I’ve got creative ideas for cooking with chicories like endive, radicchio, and escarole during winter:
1. Baked Escarole Stuffed with Breadcrumbs, Olives & Capers
This recipe from The Silver Spoon (self-professed bible on Italian cooking) smartly treats broad and sturdy escarole leaves like cabbage by stuffing and baking them in the oven. Begin by rinsing the whole head of escarole and tossing it into a hot pan with olive oil and garlic while still dripping wet. Cover the pan and let the escarole steam for a few minutes, meanwhile toast breadcrumbs and chopped garlic in oil until golden. Stir sliced green olives, capers, and parsley into the breadcrumbs and use the mixture to stuff inside the layers of escarole leaves. Place the stuffed escarole in a buttered casserole dish, top with more breadcrumbs and bake in a 350 degrees Fahrenheit oven for about twenty minutes. It’s a great side dish and the idea sets my mind in motion, thinking of so many delicious variations.
2. Grilled Chicory
One of my favorite ways to cook the leaves of endive, escarole, frisée, and radicchio is to lightly char them on a hot grill. The leaves wilt and become crispy at the tips, and caramelization brings out sweet flavors in the bitter leaves. Reading Chez Panisse Vegetables, I learned to cut the heads of chicory in half or four pieces, dip them in a bowl of water to prevent burning, and baste with a mixture of olive oil and balsamic vinegar. After a few minutes on a hot grill, the chicories are tender and ready to use as a topping for pizza, stirred into pasta or risotto, or served on their own as a rustic appetizer. If you don’t have a grill, you can use David Tanis’ technique of placing the chicories on a baking sheet and cooking them on the top shelf of a 400 degree Fahrenheit oven until lightly charred.
3. Chicory Salad
There are too many variations of chicory salad to list here, but the takeaway is that bitter, crisp chicories are best paired with rich ingredients like blue cheese, nuts, bacon, In the River Cottage Cookbook, Hugh-Fearnley Whittingstall writes, “A frisée and bacon salad, with soft-boiled fresh eggs and croutons, is one of the best simple suppers I know.” A recipe for Chicory, Ricotta, and Prosciutto Salad can be found in Italian Two Easy, and I like the way ricotta is thinned with lemon juice and used to dress the leaves. A simple salad of chicories with lemon juice, good olive oil, and shaved Parmesan is also a good option. The recipe for Radicchio with Hard Boiled Eggs and Pancetta in Canal House Volume 3 is a nice play on the iceberg wedge salad. Cabbage-shaped crimson radicchio is sliced into 4 wedges, then topped with chopped hard boiled eggs, crispy fried pancetta, parsley, and a balsamic vinaigrette.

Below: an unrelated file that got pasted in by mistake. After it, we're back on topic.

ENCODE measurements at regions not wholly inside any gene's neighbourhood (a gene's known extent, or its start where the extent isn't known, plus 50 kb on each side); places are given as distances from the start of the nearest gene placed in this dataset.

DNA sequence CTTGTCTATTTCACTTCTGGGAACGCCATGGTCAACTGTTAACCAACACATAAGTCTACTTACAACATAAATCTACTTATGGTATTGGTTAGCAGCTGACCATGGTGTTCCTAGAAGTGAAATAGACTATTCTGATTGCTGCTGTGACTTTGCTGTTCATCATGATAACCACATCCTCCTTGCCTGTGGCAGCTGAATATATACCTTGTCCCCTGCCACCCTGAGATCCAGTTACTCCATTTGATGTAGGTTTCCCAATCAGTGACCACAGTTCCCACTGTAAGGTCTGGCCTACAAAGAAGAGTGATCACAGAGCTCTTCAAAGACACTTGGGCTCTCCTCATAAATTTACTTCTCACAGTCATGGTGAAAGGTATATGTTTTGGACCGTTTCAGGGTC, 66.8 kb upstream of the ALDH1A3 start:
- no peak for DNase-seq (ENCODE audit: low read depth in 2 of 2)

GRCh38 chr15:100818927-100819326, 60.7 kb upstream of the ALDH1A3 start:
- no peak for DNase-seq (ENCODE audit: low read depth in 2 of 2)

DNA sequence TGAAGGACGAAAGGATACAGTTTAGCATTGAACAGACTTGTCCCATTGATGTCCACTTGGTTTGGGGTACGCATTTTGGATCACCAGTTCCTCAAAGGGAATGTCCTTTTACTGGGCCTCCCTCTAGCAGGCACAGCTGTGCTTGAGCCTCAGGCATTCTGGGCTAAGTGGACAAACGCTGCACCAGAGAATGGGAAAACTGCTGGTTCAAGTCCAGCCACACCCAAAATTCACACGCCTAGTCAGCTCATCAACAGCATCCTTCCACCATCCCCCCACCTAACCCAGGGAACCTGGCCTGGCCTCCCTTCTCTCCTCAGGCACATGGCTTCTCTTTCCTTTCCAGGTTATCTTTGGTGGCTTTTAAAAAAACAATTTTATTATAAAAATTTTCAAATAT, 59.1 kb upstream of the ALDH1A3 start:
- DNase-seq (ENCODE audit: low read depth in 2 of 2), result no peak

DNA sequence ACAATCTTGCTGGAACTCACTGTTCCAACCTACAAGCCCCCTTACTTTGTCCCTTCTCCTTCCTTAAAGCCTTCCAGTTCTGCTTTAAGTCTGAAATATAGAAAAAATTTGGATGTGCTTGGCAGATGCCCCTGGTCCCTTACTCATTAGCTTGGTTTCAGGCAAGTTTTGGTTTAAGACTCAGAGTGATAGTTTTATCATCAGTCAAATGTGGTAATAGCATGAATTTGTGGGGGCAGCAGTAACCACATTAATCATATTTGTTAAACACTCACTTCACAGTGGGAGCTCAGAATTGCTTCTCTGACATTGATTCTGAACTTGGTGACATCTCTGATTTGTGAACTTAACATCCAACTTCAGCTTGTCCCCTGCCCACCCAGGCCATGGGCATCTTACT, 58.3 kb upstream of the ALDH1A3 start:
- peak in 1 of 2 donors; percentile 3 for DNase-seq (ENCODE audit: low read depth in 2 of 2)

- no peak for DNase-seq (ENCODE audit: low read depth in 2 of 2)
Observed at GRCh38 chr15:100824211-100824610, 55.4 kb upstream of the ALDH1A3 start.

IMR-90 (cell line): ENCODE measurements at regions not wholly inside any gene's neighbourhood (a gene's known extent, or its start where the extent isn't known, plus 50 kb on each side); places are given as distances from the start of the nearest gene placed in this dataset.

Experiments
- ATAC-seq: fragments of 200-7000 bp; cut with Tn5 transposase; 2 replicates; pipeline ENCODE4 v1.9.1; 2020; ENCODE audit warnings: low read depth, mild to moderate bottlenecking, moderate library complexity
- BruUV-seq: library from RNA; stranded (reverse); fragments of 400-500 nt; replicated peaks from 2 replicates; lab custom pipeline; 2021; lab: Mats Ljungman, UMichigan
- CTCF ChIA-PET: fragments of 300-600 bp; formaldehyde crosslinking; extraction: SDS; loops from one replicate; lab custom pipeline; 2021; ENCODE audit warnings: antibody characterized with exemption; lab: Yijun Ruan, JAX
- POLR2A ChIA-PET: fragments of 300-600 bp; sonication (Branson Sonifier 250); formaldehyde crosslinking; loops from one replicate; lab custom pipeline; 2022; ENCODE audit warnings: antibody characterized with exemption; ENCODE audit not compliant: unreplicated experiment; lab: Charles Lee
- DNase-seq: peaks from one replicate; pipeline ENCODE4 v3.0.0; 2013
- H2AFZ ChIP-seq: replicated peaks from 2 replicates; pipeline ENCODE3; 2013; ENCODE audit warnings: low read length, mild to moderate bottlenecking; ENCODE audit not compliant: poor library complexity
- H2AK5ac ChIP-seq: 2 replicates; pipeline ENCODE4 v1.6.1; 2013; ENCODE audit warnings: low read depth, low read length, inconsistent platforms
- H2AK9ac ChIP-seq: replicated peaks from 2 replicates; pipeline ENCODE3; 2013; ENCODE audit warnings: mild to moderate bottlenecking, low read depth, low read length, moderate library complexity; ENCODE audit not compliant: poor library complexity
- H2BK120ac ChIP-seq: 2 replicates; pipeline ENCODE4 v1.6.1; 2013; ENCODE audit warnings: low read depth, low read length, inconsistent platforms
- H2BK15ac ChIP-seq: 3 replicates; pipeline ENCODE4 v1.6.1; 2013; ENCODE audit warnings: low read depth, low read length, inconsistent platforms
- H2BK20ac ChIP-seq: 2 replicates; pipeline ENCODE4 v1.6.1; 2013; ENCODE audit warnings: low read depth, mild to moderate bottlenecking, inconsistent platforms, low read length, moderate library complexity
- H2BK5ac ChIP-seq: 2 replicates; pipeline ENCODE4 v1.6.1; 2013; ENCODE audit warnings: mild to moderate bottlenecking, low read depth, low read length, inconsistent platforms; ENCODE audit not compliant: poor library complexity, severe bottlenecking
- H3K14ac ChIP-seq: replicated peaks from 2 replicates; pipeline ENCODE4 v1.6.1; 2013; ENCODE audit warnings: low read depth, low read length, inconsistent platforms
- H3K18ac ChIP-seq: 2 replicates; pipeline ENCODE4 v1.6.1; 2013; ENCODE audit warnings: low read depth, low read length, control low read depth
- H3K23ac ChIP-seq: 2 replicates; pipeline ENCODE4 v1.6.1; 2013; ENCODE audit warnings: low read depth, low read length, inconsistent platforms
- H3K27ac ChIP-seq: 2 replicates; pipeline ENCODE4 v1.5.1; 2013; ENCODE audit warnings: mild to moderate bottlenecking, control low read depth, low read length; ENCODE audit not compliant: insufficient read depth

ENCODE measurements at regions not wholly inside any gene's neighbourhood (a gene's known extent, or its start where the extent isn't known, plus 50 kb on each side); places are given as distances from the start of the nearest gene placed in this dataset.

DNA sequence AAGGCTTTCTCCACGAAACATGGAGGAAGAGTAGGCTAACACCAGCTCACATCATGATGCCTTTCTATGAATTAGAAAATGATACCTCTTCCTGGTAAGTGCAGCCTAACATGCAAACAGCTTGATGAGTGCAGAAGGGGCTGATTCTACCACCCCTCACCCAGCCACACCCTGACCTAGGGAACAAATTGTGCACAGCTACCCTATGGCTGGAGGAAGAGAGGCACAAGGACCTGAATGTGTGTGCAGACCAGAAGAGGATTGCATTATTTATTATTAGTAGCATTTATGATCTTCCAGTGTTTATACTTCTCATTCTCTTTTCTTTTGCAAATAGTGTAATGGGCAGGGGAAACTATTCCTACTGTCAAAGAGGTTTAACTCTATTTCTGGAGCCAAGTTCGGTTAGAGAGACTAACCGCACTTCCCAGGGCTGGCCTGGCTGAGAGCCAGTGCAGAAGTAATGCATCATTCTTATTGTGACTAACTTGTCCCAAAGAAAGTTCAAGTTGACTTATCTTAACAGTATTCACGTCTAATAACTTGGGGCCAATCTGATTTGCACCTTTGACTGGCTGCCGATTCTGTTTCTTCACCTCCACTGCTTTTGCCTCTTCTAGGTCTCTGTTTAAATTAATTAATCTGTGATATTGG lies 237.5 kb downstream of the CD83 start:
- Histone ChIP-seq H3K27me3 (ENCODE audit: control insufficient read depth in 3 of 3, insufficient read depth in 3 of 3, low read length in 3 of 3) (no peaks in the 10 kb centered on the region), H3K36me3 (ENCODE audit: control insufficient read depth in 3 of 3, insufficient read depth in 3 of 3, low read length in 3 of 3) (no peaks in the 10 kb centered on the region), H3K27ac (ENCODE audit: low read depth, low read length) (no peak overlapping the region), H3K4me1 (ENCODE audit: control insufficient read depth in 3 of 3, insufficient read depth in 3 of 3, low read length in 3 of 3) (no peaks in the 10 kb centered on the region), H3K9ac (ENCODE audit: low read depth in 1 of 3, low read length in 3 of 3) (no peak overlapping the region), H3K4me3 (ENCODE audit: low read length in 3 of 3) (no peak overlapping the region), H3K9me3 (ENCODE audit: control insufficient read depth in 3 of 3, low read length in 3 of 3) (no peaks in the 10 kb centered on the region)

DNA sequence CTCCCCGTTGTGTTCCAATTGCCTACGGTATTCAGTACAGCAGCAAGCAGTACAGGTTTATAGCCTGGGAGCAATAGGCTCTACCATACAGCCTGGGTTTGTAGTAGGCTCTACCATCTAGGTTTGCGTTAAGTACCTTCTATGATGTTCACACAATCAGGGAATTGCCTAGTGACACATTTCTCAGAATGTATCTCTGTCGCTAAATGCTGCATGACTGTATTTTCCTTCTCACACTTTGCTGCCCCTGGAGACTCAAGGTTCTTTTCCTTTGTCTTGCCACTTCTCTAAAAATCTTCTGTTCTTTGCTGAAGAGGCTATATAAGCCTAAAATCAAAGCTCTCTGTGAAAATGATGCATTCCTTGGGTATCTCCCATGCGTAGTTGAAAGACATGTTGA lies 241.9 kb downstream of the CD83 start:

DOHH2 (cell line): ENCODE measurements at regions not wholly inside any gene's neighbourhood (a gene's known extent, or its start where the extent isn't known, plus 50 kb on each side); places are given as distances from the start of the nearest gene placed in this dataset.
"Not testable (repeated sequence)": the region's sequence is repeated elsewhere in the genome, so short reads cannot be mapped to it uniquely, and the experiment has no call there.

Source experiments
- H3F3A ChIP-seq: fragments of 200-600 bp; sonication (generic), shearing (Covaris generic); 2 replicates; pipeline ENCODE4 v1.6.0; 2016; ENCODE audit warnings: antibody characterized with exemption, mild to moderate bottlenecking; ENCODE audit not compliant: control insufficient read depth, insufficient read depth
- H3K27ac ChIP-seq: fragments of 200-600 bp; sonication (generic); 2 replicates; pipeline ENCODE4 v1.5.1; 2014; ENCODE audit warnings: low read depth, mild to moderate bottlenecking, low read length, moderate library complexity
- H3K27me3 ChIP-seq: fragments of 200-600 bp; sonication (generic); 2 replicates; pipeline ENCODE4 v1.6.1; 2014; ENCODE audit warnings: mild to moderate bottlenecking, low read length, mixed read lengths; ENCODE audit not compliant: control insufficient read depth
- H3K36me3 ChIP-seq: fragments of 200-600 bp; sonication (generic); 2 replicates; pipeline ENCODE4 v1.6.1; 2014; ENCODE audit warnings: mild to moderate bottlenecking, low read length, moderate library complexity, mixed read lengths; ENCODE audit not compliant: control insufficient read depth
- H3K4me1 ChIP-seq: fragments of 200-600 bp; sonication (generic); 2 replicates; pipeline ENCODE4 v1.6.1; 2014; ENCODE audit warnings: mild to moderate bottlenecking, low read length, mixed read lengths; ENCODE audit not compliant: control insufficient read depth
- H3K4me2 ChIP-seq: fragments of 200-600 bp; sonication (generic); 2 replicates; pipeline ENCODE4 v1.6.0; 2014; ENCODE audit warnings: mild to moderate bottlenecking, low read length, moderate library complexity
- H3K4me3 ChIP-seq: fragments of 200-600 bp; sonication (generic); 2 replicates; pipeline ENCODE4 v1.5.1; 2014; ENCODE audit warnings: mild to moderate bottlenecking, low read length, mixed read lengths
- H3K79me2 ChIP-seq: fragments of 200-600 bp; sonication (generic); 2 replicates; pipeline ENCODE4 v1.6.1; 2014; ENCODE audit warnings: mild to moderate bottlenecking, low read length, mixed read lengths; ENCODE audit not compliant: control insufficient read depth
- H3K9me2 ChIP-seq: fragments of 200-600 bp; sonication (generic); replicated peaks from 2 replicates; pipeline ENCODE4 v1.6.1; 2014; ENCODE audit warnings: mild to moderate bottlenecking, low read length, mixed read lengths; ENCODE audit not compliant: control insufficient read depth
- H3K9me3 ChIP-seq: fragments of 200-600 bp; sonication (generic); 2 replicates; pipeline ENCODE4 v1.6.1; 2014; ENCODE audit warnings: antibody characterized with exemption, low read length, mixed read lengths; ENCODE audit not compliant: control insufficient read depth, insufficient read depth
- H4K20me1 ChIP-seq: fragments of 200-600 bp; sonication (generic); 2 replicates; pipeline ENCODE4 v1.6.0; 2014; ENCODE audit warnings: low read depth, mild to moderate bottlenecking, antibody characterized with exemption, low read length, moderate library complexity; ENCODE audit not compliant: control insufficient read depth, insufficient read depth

Chicories like Belgian endive are well suited to creamy gratins. The recipe for Baked Belgian Endive in The Silver Spoon involves simply quartering endives and baking them (at 350 degrees Fahrenheit) in a buttered dish with milk and vegetable stock until the liquid is mostly absorbed, about half an hour. Sprinkle over grated Parmesan during the last few minutes of cooking to form a crisp, golden brown crust. This would be a good time to add plenty of freshly ground black pepper. Martha Stewart adds ham, Gruyere, thyme, and breadcrumbs for a more hearty endive casserole. Easy and delicious!
5. Radicchio in Risotto
You may remember thes post during risotto week where I discovered the recipe for Risotto Rosso with Red Wine, Radicchio, and Smoked Mozzarella in the book Urban Italian. The flavor of bittersweet, beautifully crimson radicchio is paired with smokey melted mozzarella and deep, fruity red wine, and earthy thyme. Or try this Risotto with Scampi and Radicchio Treviso from Saveur. This variety of radicchio looks just like Belgian endive, but with purple tips instead of light yellow. In this Venetian inspired recipe, sweet shrimp and dry white wine pair with wilted radicchio.